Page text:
Of the original St Ives/Hayle Booby there was no sign on any of the three days spent staring at to sea. Generally we laboured under the odd flurry of excitement when someone thought they had got on to the little sulid. But we saw some nice stuff, of course, because this is Cornwall. Five Grey Phalaropes included a party of four, the first time I have seen a wee flock. Single Sooty Shearwater and Black Tern were supported by 1000s of Manx Shearwaters. Med Gulls flurried around. Both Common Dolphin and Common Bottle-nose Dolphin slipped through the swell. A spot of mothing on the Hayle Estuary produced the very local and rather smart micro Mycena asinalis ('Coast Pearl'; above). Traps set at Penzance YHA (a truly excellent establishment) produced my latest-ever Poplar Hawk-moth, two Mullein Wave, two Flame Carpet, Rush Veneer, Rusty-dot Pearl and a late Black Arches. A Hummingbird Hawk-moth buzzed red valerian. A young Peregrine gave startling views as it hunted Wood Pigeons. Ravens croaked past. We had nice views of the Western Bonelli's Warbler at Trescaran. Godrevy produced several Autumn Ladies-Tresses (with thanks to Sean Cole and Mike Waller).

So I've just spent three days in Cornwall across two trips, trying and failing to see the UK's first Brown Booby (or possibly its second, if the Kent record passes muster, which it ought to). I thought I was crazy spending less than 21 hours at home between the two trips. Crew members on the first trip (Daves Holman and Bradnum) spent as little time at home before returning, separately. But we were lightweights. Of my second carload, Stu Butchartwas to spend four days in Cornwall, Andy Lawson likewise (and he barely mustered nine hours at home before returning) and James Hanlon flew down from family holiday in Scotland, leaving wife to drive a long way home with two young children. We're on a race to get divorced, I suspect...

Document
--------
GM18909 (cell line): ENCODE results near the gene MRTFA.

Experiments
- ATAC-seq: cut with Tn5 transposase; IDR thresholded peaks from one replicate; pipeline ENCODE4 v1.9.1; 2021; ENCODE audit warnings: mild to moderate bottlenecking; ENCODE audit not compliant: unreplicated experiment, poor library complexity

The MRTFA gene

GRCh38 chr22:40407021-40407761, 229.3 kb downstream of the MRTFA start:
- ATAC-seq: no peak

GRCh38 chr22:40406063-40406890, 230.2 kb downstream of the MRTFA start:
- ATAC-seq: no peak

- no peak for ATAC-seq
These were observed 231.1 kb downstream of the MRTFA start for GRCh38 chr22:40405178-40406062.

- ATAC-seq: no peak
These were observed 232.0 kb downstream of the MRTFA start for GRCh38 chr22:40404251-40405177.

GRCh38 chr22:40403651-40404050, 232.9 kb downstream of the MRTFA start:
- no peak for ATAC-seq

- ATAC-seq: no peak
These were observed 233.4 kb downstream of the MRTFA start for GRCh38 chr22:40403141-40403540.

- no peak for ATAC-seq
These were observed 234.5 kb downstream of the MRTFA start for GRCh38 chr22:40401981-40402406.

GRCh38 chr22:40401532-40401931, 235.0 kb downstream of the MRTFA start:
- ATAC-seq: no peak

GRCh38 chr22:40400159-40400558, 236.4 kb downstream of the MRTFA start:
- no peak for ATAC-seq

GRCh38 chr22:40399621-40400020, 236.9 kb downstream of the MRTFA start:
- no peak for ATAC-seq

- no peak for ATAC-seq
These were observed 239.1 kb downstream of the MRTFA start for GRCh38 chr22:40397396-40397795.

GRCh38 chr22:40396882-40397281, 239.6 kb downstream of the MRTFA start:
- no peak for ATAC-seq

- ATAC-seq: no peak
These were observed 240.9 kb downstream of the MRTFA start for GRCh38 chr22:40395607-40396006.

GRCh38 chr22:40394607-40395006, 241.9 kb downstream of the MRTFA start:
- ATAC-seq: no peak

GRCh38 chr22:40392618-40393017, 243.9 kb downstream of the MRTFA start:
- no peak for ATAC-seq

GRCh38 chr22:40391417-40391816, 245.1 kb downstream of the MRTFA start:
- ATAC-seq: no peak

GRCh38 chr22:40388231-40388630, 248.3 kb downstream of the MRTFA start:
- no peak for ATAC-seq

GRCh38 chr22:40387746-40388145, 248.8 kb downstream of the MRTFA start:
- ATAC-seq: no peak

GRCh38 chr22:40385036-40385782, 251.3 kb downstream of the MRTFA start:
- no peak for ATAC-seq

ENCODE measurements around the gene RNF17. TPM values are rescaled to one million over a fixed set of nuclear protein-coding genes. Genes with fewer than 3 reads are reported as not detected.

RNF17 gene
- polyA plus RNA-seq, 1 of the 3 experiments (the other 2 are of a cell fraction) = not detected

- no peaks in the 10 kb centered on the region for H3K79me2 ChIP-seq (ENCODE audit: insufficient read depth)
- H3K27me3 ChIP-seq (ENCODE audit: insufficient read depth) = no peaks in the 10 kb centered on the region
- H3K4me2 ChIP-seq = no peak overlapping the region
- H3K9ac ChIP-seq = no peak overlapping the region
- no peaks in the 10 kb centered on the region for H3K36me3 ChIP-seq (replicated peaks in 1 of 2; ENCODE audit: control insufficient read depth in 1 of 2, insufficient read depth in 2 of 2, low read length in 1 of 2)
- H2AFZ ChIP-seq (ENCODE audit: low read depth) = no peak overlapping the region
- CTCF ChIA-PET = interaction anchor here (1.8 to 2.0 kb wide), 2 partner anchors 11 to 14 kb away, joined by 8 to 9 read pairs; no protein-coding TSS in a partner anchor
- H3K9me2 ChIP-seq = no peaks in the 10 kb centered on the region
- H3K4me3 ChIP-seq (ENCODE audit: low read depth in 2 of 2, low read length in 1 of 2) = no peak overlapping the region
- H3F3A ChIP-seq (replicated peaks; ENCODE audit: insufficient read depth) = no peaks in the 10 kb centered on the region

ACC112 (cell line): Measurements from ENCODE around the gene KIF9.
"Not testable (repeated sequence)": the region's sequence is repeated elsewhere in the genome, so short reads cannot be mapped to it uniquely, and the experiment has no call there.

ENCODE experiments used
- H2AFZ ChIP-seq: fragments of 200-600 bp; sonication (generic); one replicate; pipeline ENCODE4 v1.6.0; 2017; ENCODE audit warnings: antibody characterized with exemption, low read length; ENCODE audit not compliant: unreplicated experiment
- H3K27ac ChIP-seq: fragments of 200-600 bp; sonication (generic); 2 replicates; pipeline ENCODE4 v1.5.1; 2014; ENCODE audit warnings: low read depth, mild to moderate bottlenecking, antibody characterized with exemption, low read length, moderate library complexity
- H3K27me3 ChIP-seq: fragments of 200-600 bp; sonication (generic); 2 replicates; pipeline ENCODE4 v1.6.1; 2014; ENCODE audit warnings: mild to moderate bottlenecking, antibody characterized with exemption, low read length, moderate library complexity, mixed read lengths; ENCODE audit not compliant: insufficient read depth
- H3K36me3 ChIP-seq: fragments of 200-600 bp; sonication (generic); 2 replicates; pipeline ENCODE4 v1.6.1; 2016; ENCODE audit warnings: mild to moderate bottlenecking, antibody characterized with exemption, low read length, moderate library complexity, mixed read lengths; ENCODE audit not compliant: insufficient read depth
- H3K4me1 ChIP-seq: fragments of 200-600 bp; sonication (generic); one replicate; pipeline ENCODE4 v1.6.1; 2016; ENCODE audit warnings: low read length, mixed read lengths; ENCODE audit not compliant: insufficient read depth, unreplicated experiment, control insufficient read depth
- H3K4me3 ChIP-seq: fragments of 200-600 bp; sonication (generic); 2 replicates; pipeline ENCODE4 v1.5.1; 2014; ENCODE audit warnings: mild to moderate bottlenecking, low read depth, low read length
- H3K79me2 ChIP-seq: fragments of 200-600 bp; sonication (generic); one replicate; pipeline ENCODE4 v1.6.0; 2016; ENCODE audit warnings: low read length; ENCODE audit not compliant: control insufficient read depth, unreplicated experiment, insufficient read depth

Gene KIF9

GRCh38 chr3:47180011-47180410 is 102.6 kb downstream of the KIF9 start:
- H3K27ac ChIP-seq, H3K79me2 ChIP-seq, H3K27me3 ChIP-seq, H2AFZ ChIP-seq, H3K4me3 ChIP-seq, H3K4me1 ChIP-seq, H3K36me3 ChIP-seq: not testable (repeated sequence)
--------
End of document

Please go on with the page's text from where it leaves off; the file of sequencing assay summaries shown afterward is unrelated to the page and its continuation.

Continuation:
By 10am on the third day, I had had enough and collapsed in the car, snoring away. Only to be awoken by a sharp rapping on the window from Dave Holman 45 minutes later. "The booby's at Kynance Cove on the Lizard!" Once the team had assembled from slumbering, cuppa-drinking and urinating, wacky races ensued as we hurtled towards Kynance Cove. Here we were greeted by a small crowd - astonished that they were looking at not the St Ives bird, but a wholly new (and much younger) individual. We may have dipped the UK's first (or second; remember Kent) Brown Booby, but we had scored its second (or third). Astonishing stuff - and all just one hour before we due to depart. 

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3 Sep 2019 Booby prize


(To the tune of 'Twelve days of Christmas'.)


"...

Five days in Cornwall,

Four cars used,

Three days dipping,

Two sleepless nights,

And a puncture on the way home."

Flanked by Cornish Heath and sitting carefully to avoid squashing Autumn Squill, while wishing we could devote proper attention to a family of Chough, we initially watched the booby from a fair distance sat on the lower rock of Asparagus Island, preening and shitting. 

Wildlife

Wildlife

James Lowen 

After an hour we were treated to 45 minutes of excellent views as the bird fished in bays below us (at a couple of points flying over an Ocean Sunfish). In flight, the booby was markedly compact, with a short tail and slender body. In size, it wasn't much bigger than a Great Black-backed Gull and lacked any of the ranginess of Gannet. Its flight was metronomic, with rapid shallow wingbeats, again entirely unlike Gannet. Stu accurately equated it to a giant noddy. Most distinctive indeed - even before you got on to plumage. Towards the end of this performance, Andy Lawson kindly loaned me his camera - because I had ostensibly forgotten my battery - and I rattled off a couple of shots to record an unexpectedly successful culmination to an epic, multi-day attempt. Get in!

But mainly we peered out along rocky and sandy shorelines, wondering how distinctive the Brown Booby would be if and when we finally clasped eyes on it. We also dreamt of - and then consumed - vast numbers of pasties, as (cheekily...) recorded for posterity by Patrick Barkham in a piece in The Guardian. And we were increasingly traumatised by excellent photos when the bird truly gave itself up during the scant hours I spent back at home in Norfolk.